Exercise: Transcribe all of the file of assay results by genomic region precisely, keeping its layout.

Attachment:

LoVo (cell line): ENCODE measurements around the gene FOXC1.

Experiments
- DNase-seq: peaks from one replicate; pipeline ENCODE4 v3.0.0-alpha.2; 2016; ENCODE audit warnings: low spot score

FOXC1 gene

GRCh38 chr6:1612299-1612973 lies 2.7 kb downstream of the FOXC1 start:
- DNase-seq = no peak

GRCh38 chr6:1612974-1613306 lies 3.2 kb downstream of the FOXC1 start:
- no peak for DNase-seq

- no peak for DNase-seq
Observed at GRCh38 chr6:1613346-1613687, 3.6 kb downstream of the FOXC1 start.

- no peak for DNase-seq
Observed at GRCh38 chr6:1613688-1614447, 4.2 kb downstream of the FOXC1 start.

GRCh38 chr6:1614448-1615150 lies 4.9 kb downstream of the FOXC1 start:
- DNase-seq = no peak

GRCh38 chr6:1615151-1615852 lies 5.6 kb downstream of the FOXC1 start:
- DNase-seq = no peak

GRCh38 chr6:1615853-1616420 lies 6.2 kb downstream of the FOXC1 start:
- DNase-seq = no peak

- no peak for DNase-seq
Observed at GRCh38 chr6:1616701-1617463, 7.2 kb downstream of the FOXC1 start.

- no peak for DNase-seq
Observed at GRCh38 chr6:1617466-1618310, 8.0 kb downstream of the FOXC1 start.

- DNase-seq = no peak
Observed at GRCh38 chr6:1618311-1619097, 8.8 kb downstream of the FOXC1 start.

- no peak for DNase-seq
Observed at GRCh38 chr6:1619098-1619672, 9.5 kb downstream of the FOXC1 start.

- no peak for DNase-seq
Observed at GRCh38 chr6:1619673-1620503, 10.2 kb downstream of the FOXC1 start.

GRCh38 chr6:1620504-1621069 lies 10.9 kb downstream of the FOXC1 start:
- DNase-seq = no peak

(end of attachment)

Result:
LoVo (cell line): ENCODE measurements around the gene FOXC1.

Experiments
- DNase-seq: peaks from one replicate; pipeline ENCODE4 v3.0.0-alpha.2; 2016; ENCODE audit warnings: low spot score

FOXC1 gene

GRCh38 chr6:1612299-1612973 lies 2.7 kb downstream of the FOXC1 start:
- DNase-seq = no peak

GRCh38 chr6:1612974-1613306 lies 3.2 kb downstream of the FOXC1 start:
- no peak for DNase-seq

- no peak for DNase-seq
Observed at GRCh38 chr6:1613346-1613687, 3.6 kb downstream of the FOXC1 start.

- no peak for DNase-seq
Observed at GRCh38 chr6:1613688-1614447, 4.2 kb downstream of the FOXC1 start.

GRCh38 chr6:1614448-1615150 lies 4.9 kb downstream of the FOXC1 start:
- DNase-seq = no peak

GRCh38 chr6:1615151-1615852 lies 5.6 kb downstream of the FOXC1 start:
- DNase-seq = no peak

GRCh38 chr6:1615853-1616420 lies 6.2 kb downstream of the FOXC1 start:
- DNase-seq = no peak

- no peak for DNase-seq
Observed at GRCh38 chr6:1616701-1617463, 7.2 kb downstream of the FOXC1 start.

- no peak for DNase-seq
Observed at GRCh38 chr6:1617466-1618310, 8.0 kb downstream of the FOXC1 start.

- DNase-seq = no peak
Observed at GRCh38 chr6:1618311-1619097, 8.8 kb downstream of the FOXC1 start.

- no peak for DNase-seq
Observed at GRCh38 chr6:1619098-1619672, 9.5 kb downstream of the FOXC1 start.

- no peak for DNase-seq
Observed at GRCh38 chr6:1619673-1620503, 10.2 kb downstream of the FOXC1 start.

GRCh38 chr6:1620504-1621069 lies 10.9 kb downstream of the FOXC1 start:
- DNase-seq = no peak